Saturday, November 28, 2020

11/14 Joshua Tree National Park, CA

I had been here before, but mostly spent time in the south end of the park.  I have even stayed at the Cottonwood campground, but the sites there are just too tight and no electric, so won't do that again.  I asked the ranger if there were any plans to build a more modern campground with larger sites inside the park, and the answer was no.  That is a shame because this is the only busy national park I have been at where there were such small spaces that I could not get in. 

This time I stayed in Indio and drove quickly from the south part of the park and took a different routs through the north end.  

My biggest problem was that I made the mistake of going on a Thursday.  This national park is near several good-sized cities in the Palm Springs, CA, area, so it was packed with local people hiking and enjoying themselves on a weekend.  The problem with it being busy was that most people were in cars, so they were parked in all the available spots.  There were several areas I wanted to stop at, but could not because there was no place to park.  

Thought this hazy photo on the way there was interesting because of the layering on the mountains.  

The entrance road on the southern part of the park is really in rough shape.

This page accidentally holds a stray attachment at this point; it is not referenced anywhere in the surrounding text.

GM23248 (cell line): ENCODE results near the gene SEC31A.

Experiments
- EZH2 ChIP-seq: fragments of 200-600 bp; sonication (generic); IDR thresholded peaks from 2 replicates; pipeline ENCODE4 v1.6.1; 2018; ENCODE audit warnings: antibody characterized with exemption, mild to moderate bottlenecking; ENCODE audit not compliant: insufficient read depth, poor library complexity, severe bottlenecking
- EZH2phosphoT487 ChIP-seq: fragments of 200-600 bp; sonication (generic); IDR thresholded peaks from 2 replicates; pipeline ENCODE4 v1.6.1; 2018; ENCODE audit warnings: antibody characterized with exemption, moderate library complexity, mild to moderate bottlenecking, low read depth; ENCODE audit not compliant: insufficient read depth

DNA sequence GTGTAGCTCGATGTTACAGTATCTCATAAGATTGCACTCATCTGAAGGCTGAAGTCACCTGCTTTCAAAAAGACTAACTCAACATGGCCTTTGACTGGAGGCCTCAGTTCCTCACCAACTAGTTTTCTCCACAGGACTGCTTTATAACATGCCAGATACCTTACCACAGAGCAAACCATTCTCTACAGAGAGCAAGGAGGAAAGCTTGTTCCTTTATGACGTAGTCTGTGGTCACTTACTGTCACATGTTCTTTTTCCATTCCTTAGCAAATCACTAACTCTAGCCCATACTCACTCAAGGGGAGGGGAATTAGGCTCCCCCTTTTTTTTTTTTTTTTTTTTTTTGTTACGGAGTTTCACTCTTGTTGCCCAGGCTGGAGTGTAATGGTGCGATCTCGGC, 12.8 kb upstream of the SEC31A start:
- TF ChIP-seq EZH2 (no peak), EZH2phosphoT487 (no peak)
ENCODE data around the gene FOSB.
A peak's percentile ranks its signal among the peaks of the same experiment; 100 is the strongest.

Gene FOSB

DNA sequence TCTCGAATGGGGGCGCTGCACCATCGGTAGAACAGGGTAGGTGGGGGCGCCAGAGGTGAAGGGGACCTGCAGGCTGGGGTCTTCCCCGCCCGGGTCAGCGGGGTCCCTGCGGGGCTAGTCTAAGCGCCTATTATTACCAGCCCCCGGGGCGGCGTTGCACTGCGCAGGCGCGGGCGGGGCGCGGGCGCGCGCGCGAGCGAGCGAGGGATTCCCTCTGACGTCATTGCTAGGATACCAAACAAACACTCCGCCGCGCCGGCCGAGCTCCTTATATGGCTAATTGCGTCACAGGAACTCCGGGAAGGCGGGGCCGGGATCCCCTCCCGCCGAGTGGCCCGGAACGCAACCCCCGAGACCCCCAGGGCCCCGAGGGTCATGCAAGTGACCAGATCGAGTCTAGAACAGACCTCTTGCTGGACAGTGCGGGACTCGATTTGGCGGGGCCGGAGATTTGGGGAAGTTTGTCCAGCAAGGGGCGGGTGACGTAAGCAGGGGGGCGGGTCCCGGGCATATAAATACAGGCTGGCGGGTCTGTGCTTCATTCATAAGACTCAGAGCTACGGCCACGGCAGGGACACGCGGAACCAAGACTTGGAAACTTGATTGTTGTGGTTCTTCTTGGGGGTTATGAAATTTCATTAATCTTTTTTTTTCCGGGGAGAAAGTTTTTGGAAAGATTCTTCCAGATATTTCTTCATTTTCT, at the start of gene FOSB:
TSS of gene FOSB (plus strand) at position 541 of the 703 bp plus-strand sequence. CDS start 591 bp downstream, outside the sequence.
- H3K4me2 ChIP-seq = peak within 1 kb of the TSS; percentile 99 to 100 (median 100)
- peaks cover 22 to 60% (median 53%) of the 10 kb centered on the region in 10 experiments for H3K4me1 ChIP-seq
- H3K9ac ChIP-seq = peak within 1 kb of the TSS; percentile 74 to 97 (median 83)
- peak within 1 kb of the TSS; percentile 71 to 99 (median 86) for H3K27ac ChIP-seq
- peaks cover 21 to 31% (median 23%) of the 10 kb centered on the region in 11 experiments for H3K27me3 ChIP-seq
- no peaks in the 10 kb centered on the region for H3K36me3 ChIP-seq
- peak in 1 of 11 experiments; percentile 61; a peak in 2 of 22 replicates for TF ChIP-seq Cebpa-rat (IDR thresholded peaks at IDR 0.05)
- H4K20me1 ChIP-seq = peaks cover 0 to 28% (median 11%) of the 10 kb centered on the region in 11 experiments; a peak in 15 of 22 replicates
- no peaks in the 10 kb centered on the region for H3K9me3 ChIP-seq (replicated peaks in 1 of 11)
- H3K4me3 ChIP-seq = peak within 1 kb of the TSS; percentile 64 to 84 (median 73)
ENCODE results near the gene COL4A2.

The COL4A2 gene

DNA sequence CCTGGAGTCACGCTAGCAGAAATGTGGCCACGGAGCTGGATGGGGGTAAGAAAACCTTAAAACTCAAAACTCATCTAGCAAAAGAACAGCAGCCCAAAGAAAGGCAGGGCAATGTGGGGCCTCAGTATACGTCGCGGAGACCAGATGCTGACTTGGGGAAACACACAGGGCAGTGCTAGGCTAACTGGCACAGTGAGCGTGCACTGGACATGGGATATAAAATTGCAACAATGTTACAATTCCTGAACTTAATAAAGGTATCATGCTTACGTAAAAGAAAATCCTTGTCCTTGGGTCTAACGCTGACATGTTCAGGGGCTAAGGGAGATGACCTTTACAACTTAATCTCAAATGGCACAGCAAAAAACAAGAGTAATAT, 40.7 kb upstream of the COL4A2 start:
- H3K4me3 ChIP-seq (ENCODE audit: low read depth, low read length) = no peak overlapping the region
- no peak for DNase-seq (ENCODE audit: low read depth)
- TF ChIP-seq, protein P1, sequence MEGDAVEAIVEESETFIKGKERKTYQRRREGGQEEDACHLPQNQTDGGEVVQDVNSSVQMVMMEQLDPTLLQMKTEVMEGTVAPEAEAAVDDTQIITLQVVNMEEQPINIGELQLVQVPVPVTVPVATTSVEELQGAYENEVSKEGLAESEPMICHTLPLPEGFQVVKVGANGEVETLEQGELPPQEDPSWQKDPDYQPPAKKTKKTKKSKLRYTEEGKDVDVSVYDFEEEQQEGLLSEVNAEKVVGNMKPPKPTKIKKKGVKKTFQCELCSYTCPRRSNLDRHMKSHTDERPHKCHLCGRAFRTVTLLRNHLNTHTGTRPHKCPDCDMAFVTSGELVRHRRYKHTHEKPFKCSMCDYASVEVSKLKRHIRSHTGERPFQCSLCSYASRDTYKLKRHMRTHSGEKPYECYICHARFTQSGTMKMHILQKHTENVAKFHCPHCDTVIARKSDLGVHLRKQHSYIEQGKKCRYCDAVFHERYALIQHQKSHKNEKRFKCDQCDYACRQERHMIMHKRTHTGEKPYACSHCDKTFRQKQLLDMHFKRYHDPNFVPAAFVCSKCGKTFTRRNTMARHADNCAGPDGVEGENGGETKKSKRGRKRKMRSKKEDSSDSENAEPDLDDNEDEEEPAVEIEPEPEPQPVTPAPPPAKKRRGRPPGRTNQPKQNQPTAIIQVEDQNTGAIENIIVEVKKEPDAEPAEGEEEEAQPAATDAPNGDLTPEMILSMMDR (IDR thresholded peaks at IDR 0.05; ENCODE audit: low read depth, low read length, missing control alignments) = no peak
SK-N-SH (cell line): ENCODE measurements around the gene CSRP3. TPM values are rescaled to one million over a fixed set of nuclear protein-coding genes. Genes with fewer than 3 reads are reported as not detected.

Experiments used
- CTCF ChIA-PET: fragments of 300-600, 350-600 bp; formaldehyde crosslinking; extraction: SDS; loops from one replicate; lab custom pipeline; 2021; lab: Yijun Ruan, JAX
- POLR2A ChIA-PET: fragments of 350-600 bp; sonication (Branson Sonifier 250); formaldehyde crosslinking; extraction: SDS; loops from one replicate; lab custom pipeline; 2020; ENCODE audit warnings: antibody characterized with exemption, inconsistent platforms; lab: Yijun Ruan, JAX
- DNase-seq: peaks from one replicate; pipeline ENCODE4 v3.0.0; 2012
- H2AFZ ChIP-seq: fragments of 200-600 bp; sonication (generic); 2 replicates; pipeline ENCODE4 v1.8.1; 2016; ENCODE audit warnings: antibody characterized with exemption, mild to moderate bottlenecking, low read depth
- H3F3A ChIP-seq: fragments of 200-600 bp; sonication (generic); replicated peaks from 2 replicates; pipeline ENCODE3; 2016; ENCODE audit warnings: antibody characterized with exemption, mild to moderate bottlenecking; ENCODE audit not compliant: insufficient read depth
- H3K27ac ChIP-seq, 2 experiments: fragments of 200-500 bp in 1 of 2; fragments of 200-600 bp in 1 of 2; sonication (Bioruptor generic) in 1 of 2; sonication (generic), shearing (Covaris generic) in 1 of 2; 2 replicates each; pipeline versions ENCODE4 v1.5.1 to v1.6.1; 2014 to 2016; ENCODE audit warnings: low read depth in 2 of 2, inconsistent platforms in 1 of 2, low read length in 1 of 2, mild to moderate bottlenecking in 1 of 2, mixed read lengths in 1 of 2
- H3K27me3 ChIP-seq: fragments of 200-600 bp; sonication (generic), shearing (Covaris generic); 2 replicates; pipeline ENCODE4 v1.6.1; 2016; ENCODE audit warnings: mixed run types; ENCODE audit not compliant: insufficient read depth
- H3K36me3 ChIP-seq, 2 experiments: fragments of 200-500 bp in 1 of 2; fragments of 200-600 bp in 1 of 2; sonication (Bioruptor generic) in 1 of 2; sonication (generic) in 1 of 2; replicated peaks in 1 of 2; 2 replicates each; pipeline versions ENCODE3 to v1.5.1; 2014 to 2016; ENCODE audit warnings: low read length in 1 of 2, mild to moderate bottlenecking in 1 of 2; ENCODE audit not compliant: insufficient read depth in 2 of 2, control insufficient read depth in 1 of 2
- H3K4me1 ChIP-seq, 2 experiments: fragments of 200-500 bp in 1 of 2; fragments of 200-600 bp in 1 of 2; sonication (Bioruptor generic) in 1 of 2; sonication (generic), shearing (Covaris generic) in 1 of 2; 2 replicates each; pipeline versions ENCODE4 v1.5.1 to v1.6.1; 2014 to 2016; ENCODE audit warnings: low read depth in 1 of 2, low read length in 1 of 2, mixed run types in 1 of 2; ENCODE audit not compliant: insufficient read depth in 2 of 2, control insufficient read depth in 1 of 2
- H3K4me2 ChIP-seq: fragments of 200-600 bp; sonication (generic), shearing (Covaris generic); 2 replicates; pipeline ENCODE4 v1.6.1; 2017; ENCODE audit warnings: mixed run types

They call this a smoke bush because it looks a little like smoke.

This is a creosote bush.

The bush has tiny leaves which have an interesting smell.  If you are in the desert and see one, pour a little water on a few leaves and you will be rewarded with a smell like burning rubber.  I once washed my motorhome in a campsite that had a couple of creosote bushes near them.  I kept thinking something was burning until I noticed the creosote bushes that were getting wet!  (You can pick a couple of leaves and rub them between your fingers, but sprinkling them with water gives the same effect and does not harm the bush.)

This is an ocotillo.  Unfortunately, the drought in this area means that its small leaves have mostly dried up, but after a rain or two, it will spring to life and even have red flowers at the tips of every branch. 

This is what they call a "cholla garden."  Some people call them jumping cholla because the spiky segments seem to jump on you as you pass and stick very strongly.  You want to walk carefully in the desert so you don't brush up against one of these.  Watch your dog, as well, because dogs get the little chunks caught in their fur as well.

The northwest part of the park had a lot of rocks.  A lot of people were walking around and climbing on the, but I just took photos! 

Finally, here are some Joshua Trees!  They live mainly in the Mohave Desert, which is a lot drier than the Sonoran Desert, and can get by on one rainfall per year.  And they are actually yucca instead of cactus. 

Some kids were enjoying climbing on these rocks and hiding in the caves.

Parking on the wide shoulder was easy here.

There are a lot of Joshua trees here. 

This is one of the pullover areas, and you can see why I could not stop at many of them.

This is a young Joshua Tree.  The big ones can live 200 years and get to be 30' tall.  This one is only about five feet tall.

Heading out of the park.

11/10 Oaten, Arizona - Old Mining Town

 I had not been to Oaten before, but I saw a couple of articles about it, so I headed down to near Needles, AZ and headed about 20 miles east. Not much around here but a bunch of big casinos, but I did not take photos of them.